In the past, using my experience as an impartial scorer and scoreboard operator for some local basketball contests, I've advocated a "feed the best player no matter what" strategy. Quite frankly, bizarre basketball strategies intrigue the heck out of me, since I believe the game is based far too much on a rigid sort of "play the right way" philosophy that minimizes most teams' chances to win.
Therefore, I eagerly devoured a story from Malcolm Gladwell in The New Yorker that I just stumbled upon tonight. Basically, if a bad basketball team wants to win, it should press constantly, and especially the inbounds pass. (Note: This is a long read, but if you have an interest in basketball, military strategy or just good writing, then it is worth it.)
Gladwell's interviews backup a hunch I've had for a while - The press is the best defensive basketball strategy. Like Rick Pitino's story in the article, I've also seen David almost upset Goliath, although on a much, much smaller scale. When I was 10 or 11, the best player on my rec team fouled out, and we were down by 15 points with about six minutes to play. We were one of the better teams in the league, strictly because of him, so the chances of us winning were really bad. (How good was he? I was probably the second-best player, and I averaged something like six points a game. Yeah, I was a stat nerd even back then. On the plus side, I had more than 10 boards a game, I'd guess.)
Because the best player had fouled out, our coach basically decided to just let us play the rest of the game, so it was me and four bench players doing a full-court press. Lo and behold, we rapidly got back in the game, and probably could have won if not for the clock running out on us. I ended up with 18 points, pretty much all on putbacks and lay-ups after he had fouled out. (It remains a high for me in any game where score was kept. So ends Steve Greenwell Recreational Basketball Glory Days Storytime.)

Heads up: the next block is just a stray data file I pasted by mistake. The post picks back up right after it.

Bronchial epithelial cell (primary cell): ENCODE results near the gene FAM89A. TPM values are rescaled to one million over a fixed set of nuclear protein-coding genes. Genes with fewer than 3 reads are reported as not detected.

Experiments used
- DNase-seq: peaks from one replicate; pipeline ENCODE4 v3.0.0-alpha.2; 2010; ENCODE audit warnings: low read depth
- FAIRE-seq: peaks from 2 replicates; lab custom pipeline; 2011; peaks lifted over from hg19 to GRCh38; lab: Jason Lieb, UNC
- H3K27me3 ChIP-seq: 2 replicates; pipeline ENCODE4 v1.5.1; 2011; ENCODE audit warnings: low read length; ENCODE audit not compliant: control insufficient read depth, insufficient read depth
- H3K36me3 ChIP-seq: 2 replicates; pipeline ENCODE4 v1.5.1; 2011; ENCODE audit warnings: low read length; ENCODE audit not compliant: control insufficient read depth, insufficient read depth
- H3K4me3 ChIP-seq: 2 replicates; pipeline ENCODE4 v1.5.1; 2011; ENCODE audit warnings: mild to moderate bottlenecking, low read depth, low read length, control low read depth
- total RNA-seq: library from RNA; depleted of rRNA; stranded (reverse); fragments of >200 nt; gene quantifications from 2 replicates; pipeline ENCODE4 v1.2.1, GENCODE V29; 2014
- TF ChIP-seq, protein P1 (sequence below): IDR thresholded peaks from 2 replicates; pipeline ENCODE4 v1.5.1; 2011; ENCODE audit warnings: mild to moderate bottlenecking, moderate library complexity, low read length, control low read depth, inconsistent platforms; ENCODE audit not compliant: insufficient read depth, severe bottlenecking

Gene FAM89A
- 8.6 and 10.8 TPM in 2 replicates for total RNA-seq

So yes - Pressing for the entire game instinctively makes sense to me as a winning basketball strategy. On the college level, Division III school Grinnell uses a variation of what is described in the article. This eHow article provides a pretty good rundown of it, and Grinnell has used that to compile 73-46 record the past five years, even though 1) they don't recruit great basketball players and 2) everyone knows what they're going to run.
However, even Grinnell's methods leave something to be desired. First, they don't really play conventional defense - If someone beats their press, they've content to let them get a layup. Grinnell doesn't really try to create the Rush, as Pitino's teams try to do; Grinnell is playing its own game altogether and doesn't give a shit if you score, because frankly, you're just getting in the way.
Second, Grinnell teams work in shifts regardless of player quality. Pitino doesn't play all of his guys equally - He worked the hell out of his better players like Sosa and Antoine Walker. Yeah, because you play a certain style, it means that you won't get the elite basketball players looking to showcase their skills. (I was shocked that only one Pitino player, the aforementioned Walker, had made an all-star team, but that made sense.) However, this doesn't mean that you should be happy with inferior players taking shots away from more efficient options.
How would this translate to the high school level? I imagine that a coach in a weaker league, such as Rhode Island, could dominate the competition by just pressing all the time. Except in rare instances, most of the state does not have Division I basketball prospects, so pretty much all the teams have guards that would be rattled and worn down by a constant press. Personally, I'd love to try it out at some point, but I don't really have the means or ability to be a basketball coach at any level right now. Something to shoot for when I'm older, perhaps.
For an exhaustive description of Pitino's press, and a lot of other basketball strategy, check out this site. The rec basketball photo is from here, and before anyone asks, sorry, it isn't me. It is just a random Google Images thing.